Ozark, Missouri – A jury in Christian County has ordered James River Church to pay $22.5 million in damages following a 2019 incident that left a man injured on the church’s campus. Cooper Heishman, a student at James River College, was struck by a car while walking at night along a public access road near the church. The plaintiff argued that the church, which police confirmed owned the roadway, was negligent in failing to provide a sidewalk or adequate lighting.
The lawsuit claimed that Heishman, who was 19 at the time, sustained severe and permanent injuries to various parts of his body including his brain, head, lungs, sternum, right tibia, and right heel. During the seven-day trial overseen by Judge Jessica Kruse, a panel of jurors deliberated for approximately three hours before reaching a verdict on January 31.
According to court records, the jury assigned 85% responsibility to James River Church for the incident, with Heishman being deemed 15% at fault. As a result, Heishman was awarded $19.25 million in damages. It is worth noting that he had also previously settled for $100,000 in another civil suit against the 18-year-old female driver who struck him.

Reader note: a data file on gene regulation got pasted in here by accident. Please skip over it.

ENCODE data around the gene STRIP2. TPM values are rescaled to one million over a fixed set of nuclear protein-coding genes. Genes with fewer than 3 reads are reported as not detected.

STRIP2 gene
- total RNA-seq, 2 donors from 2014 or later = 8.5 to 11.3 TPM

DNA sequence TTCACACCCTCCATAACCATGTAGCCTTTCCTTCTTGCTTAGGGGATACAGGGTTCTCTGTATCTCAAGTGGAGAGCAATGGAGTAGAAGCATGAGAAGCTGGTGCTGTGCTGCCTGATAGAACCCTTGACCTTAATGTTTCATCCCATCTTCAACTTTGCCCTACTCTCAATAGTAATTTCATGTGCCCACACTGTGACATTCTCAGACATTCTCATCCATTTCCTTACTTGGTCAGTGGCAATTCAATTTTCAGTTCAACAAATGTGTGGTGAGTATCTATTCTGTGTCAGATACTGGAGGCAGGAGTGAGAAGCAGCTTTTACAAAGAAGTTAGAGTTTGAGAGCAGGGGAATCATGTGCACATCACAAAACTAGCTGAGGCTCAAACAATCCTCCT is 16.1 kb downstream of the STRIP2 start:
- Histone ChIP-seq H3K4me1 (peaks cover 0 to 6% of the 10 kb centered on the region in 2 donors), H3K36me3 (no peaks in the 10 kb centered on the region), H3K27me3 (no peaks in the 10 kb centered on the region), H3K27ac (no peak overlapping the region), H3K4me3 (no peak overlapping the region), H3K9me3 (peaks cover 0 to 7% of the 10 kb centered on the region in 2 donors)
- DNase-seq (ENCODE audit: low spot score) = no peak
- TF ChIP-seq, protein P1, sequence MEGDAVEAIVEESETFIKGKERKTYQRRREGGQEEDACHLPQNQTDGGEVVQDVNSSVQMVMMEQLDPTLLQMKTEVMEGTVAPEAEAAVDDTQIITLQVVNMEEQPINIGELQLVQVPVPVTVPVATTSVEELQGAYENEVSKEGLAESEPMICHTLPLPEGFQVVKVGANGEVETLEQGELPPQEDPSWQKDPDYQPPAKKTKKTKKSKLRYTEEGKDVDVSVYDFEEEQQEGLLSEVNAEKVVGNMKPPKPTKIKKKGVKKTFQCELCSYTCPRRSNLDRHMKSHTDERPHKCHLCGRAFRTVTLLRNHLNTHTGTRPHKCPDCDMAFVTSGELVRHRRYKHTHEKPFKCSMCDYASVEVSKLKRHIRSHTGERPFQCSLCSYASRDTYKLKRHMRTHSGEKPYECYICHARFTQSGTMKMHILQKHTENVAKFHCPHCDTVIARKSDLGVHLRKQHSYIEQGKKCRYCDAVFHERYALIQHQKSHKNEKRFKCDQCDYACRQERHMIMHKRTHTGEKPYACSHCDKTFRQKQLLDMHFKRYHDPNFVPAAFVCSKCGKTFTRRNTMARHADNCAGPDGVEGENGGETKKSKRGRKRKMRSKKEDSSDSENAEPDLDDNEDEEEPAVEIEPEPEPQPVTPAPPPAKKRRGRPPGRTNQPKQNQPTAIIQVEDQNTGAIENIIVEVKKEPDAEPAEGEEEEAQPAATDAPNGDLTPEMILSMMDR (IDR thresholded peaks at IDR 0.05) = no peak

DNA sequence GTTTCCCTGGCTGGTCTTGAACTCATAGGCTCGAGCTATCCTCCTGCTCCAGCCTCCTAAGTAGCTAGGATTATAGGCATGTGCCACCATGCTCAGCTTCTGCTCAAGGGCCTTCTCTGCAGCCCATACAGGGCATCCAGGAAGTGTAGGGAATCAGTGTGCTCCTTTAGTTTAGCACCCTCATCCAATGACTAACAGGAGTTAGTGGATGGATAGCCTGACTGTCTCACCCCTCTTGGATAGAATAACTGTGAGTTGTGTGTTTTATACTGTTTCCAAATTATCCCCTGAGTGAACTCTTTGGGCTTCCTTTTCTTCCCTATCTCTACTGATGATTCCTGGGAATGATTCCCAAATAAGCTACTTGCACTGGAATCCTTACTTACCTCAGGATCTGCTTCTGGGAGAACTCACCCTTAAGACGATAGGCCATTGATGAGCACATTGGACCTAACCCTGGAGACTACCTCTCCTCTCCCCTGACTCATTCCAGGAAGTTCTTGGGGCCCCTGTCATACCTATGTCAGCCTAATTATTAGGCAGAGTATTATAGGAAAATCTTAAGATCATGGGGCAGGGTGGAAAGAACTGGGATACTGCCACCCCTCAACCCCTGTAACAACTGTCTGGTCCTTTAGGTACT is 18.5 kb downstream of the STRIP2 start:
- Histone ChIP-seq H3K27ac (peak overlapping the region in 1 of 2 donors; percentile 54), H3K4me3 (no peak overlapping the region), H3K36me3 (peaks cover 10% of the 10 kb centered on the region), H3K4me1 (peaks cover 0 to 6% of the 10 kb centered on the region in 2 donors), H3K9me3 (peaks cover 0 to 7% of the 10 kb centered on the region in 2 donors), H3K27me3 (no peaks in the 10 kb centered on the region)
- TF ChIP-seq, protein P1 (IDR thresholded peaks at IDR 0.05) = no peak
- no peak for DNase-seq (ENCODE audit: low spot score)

The car accident occurred as Heishman and another student, Zachary Reimer, were making their way back to the nearby Embassy Apartments from the church at around 9:50 p.m. They were hit by a 2003 Chrysler Town and Country Minivan, with Heishman sustaining more serious injuries compared to Reimer.
James River Church had a policy in place that allowed female students to drive from the church to the Embassy Apartments, citing limited parking near the apartments as the reason for requiring male students to walk. However, following the crash, the church reportedly discontinued this policy and made improvements such as adding lighting and a sidewalk.
The substantial damages awarded by the jury reflect their assessment of James River Church’s degree of responsibility for the accident. This verdict serves as a reminder of the importance of maintaining safe conditions for pedestrians, especially in areas commonly used by students or congregation members. It remains to be seen how the church will respond to the judgment and whether any changes or improvements will be implemented moving forward.